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Kate Nowicki: Grasping the nettle - tackling extreme behaviour at work

Thursday 26 May 2016

Kate Nowicki, Acas East Midlands Area Director discuess tackling extreme behaviour at work

Kate Nowicki

Kate Nowicki

Kate Nowicki is an Acas Area Director based in Nottingham.

 

 

The other day a colleague asked me why we host training events to help managers deal with 'extreme, persistent and difficult staff behaviour', and how did it all start?

The quick answer is that I have always been interested in the psychology of relationships at work. Why do people do what they do? Why am I the person that I am? Why do you behave the way you behave? And why is it that occasionally we come across someone whose behaviours and personality traits feel impossible to deal with?

When there are people who take up so much time and energy, spoiling the work environment for others, surely Acas, as the experts in employment relations, should have an answer?

Workplaces, it strikes me, are not so different to families. As we all know, not all problems at home can be resolved: there are personality clashes, parents or siblings who don't obey the rules and, as children become adolescents, there is that developmental clock that says "it's time for mayhem". Sometimes it feels as though an adolescent has been let loose in the workplace.

It was a few years ago that psychotherapist Martin Smith got talking to me about this. His specialist knowledge, my personal interest and the Acas perspective on good workplace relations came together, and our training course was born. From the outset it proved popular and has struck a chord.

The managers we meet on the course are often tired and frustrated: on a business level, they can't afford the disruption any longer, and on a personal level, they are emotionally drained and out of options.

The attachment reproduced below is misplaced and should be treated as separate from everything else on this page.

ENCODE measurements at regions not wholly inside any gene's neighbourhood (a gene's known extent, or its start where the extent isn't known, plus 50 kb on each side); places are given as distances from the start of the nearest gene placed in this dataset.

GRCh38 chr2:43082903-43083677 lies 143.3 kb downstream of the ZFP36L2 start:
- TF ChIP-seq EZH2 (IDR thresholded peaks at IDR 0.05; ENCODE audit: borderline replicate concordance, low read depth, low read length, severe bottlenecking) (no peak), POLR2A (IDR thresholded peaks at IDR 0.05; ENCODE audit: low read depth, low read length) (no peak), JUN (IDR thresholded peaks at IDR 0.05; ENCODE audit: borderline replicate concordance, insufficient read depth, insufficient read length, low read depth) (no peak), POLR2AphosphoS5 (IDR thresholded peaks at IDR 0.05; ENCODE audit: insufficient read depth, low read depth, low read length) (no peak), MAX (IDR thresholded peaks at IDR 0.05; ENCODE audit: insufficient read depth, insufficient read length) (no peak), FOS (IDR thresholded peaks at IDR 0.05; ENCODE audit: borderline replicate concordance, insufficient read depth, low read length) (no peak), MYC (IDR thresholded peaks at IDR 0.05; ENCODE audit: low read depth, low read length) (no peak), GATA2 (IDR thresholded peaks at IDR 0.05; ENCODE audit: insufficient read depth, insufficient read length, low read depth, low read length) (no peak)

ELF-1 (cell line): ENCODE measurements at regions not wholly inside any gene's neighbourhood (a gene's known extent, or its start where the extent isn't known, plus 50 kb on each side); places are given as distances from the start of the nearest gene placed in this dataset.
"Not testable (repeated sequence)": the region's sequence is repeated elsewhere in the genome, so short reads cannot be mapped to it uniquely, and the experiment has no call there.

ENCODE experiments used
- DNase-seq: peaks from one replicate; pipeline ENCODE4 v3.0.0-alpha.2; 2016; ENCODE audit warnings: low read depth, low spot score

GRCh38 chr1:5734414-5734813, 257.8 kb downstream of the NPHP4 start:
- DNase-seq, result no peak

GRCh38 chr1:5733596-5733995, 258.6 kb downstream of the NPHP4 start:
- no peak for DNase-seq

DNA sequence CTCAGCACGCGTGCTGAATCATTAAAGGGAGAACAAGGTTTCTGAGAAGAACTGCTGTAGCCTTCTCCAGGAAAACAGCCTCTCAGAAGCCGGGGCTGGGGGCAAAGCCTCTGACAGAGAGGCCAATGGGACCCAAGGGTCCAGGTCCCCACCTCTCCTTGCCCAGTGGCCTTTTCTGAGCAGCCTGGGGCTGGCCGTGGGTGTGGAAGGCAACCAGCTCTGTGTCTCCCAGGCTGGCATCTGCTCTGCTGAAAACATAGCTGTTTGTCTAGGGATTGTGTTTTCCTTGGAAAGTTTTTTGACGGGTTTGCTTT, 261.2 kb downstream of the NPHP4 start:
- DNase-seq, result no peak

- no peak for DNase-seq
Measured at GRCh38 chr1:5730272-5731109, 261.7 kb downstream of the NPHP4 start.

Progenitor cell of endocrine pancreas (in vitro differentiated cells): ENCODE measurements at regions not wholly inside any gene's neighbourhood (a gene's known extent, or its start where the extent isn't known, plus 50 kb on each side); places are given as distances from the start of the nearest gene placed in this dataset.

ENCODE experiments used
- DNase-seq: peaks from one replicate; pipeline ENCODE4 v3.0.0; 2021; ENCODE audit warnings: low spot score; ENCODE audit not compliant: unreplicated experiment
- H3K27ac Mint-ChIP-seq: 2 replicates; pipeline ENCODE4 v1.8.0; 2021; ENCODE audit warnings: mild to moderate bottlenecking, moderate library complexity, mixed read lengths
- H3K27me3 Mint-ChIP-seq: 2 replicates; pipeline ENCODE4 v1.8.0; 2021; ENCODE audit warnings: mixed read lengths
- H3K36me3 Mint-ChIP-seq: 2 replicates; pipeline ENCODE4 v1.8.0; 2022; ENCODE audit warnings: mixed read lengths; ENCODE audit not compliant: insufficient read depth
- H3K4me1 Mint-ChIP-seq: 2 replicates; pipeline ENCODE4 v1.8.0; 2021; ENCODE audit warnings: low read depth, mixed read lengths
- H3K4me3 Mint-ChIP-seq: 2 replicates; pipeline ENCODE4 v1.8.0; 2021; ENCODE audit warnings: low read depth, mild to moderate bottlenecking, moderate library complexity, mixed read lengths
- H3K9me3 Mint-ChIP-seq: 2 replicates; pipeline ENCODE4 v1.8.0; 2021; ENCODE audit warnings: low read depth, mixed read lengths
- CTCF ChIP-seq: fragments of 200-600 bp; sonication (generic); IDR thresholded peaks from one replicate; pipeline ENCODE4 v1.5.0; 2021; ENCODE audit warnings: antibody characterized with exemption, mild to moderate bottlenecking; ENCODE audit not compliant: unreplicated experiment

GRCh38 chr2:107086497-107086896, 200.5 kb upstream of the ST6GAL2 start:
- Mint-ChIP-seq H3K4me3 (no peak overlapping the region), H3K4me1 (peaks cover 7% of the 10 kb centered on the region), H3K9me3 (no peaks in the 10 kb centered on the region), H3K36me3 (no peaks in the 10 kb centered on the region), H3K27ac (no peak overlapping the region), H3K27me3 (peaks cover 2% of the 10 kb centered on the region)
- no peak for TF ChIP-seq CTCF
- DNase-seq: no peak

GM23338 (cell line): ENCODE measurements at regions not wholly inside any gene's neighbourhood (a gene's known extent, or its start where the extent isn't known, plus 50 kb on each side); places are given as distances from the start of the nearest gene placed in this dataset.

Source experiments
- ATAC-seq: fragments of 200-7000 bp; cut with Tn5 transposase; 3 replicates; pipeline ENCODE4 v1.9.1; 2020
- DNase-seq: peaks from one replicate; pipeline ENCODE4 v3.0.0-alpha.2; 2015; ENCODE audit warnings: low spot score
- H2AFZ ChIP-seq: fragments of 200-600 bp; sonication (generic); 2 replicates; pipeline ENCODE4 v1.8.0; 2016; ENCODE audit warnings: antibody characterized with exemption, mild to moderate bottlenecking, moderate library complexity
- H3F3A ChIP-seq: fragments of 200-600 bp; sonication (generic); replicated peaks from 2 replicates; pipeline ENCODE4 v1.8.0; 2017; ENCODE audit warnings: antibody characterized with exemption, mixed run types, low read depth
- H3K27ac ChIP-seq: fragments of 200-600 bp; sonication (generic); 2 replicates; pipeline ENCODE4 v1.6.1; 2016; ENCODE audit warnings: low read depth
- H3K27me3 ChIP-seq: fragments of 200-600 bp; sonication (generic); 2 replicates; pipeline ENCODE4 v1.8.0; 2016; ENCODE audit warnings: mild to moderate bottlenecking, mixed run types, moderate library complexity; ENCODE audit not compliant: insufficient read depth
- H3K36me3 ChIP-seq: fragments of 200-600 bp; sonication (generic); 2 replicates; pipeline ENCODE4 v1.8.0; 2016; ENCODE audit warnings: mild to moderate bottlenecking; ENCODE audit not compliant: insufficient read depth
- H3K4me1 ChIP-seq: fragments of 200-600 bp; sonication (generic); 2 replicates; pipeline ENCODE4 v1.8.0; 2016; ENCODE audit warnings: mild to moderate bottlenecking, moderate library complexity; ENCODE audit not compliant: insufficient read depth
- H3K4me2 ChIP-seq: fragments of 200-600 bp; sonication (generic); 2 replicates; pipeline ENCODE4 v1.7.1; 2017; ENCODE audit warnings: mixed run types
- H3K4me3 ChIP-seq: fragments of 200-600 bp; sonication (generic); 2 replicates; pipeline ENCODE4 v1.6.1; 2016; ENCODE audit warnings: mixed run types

This training event is one of our most popular because it faces the reality of some extreme forms of human behaviour head on. You know the scenario. You try to reason but 'X' goes off on a tangent; you remain calm but X becomes aggressive; X claims to be a model of professionalism while you are part of a weak management system; you agree a time and date for a meeting and X keeps changing it.

Some people who demonstrate some of these behaviours may have diagnosable personality disorders and this will help with understanding them. But our focus is very much on dealing with the problem and moving on. We run our course in collaboration with a trained psychotherapist and the first reaction we get from delegates is a deep sense of relief that "it's not just me".

Of course, you have to be careful when talking about people at this deeper level. We are not interested in casting people as the 'rotten apple in the barrel'. It is not about judging them. It is simply about standing back and deciding what you can and can't accommodate at work, and how you deal with that.

Often people behave in a difficult way because they have a genuine grievance and struggle to handle the emotion of that. And it is by no means just staff who cause problems: senior managers can also be the root of the bad behaviour.

I think behavioural issues are something we all need to take a more active interest in.  It's a fascinating area, full of challenge and rich with possibility. If you are interested in attending one of our courses, the full list of what is available in your area is available and if you want to talk about behaviours in your workplace, get in touch and we'll see if we can help.

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